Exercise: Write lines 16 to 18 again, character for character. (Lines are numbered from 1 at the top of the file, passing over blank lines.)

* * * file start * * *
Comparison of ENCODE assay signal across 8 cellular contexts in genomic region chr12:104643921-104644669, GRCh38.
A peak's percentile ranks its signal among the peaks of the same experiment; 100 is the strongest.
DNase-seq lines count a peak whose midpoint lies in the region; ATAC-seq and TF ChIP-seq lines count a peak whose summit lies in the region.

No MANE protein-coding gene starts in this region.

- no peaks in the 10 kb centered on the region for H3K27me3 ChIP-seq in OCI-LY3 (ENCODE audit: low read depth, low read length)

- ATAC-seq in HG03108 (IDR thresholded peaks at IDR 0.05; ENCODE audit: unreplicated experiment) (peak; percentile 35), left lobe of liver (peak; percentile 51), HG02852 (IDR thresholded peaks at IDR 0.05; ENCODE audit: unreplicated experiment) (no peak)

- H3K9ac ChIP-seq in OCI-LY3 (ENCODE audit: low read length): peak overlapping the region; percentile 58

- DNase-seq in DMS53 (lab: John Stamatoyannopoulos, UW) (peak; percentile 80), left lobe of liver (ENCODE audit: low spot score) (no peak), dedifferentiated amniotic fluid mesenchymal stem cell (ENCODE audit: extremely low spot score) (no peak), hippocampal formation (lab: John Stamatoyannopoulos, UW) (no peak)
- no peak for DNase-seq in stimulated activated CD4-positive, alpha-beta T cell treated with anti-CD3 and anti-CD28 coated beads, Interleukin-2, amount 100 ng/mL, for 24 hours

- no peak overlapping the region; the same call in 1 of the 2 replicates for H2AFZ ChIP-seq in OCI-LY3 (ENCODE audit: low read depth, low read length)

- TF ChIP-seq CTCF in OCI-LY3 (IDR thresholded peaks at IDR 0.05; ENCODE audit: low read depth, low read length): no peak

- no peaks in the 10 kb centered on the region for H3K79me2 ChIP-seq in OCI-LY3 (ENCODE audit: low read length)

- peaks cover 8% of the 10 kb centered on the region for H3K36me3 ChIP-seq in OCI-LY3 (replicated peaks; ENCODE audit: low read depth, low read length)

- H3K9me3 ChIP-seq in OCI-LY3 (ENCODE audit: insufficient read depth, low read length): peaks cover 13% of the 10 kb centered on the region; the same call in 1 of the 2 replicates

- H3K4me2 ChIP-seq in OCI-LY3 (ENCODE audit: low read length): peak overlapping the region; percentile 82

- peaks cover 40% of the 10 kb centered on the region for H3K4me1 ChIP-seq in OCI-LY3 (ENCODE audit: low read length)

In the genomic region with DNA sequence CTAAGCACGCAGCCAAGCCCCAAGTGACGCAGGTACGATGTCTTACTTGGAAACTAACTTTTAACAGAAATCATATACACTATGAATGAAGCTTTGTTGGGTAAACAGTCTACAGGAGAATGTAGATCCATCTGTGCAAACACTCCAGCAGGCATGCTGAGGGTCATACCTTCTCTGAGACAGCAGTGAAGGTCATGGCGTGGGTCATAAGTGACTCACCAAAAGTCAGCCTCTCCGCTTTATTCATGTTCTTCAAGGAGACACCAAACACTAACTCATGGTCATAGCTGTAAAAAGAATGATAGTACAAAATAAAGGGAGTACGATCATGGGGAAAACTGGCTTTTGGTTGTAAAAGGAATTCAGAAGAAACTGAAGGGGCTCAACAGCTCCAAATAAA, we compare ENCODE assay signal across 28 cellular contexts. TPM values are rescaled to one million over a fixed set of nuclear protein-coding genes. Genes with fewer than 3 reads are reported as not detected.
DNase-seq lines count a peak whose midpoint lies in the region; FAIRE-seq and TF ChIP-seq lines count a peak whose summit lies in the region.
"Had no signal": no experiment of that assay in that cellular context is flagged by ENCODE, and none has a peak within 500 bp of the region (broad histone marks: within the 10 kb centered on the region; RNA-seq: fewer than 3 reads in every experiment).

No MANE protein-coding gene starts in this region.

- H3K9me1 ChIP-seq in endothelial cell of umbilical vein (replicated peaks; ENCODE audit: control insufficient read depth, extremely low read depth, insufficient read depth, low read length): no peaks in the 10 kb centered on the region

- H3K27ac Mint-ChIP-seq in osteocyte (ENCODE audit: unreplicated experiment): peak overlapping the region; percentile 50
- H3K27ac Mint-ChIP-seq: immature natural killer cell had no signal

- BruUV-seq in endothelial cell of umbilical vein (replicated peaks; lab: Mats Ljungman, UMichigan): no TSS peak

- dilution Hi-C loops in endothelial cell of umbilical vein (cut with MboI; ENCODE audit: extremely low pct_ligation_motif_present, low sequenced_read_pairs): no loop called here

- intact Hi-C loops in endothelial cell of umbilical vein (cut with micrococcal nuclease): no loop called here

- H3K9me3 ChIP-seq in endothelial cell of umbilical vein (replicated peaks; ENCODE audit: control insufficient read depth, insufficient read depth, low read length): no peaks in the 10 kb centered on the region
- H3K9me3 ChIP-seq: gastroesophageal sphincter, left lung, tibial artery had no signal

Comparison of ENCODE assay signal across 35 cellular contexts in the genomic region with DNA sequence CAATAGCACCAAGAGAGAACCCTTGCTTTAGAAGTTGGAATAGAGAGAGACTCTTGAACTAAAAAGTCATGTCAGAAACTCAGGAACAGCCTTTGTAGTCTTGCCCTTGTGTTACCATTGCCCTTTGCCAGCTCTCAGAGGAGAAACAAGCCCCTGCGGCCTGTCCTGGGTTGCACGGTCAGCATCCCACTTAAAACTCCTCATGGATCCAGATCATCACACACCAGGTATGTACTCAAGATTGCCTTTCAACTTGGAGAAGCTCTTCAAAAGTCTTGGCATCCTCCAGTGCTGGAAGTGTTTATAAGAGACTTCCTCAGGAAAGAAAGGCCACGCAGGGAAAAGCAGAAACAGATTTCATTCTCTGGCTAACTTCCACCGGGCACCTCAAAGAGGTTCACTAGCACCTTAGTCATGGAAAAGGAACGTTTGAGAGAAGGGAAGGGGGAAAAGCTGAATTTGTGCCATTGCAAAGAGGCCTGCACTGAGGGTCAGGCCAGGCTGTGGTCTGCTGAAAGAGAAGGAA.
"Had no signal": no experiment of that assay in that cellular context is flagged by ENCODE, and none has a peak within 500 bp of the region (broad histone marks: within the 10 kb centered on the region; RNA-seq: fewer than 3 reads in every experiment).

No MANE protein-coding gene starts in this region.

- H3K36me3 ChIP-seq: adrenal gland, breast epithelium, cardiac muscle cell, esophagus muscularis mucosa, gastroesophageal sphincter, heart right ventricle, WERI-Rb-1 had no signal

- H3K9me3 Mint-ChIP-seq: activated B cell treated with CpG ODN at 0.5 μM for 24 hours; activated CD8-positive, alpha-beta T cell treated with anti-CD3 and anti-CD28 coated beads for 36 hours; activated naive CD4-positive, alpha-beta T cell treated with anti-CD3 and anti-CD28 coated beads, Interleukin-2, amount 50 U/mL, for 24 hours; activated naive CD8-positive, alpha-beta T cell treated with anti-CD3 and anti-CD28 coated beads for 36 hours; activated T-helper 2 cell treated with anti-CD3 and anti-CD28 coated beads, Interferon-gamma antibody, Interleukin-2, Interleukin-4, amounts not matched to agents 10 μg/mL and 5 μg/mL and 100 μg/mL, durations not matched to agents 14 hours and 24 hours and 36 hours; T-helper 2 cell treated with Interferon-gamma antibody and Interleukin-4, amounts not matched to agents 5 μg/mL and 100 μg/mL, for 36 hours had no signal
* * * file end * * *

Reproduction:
- peaks cover 40% of the 10 kb centered on the region for H3K4me1 ChIP-seq in OCI-LY3 (ENCODE audit: low read length)

In the genomic region with DNA sequence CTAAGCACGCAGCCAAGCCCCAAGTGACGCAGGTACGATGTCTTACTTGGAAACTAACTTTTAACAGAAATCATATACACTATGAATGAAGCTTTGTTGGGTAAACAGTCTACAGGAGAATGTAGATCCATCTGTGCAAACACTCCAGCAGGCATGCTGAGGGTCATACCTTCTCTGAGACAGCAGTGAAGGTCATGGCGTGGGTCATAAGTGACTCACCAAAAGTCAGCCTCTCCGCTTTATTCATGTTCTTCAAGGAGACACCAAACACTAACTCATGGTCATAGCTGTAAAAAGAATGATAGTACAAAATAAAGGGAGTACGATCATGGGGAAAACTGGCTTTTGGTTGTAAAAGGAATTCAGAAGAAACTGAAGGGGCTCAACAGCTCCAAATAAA, we compare ENCODE assay signal across 28 cellular contexts. TPM values are rescaled to one million over a fixed set of nuclear protein-coding genes. Genes with fewer than 3 reads are reported as not detected.
DNase-seq lines count a peak whose midpoint lies in the region; FAIRE-seq and TF ChIP-seq lines count a peak whose summit lies in the region.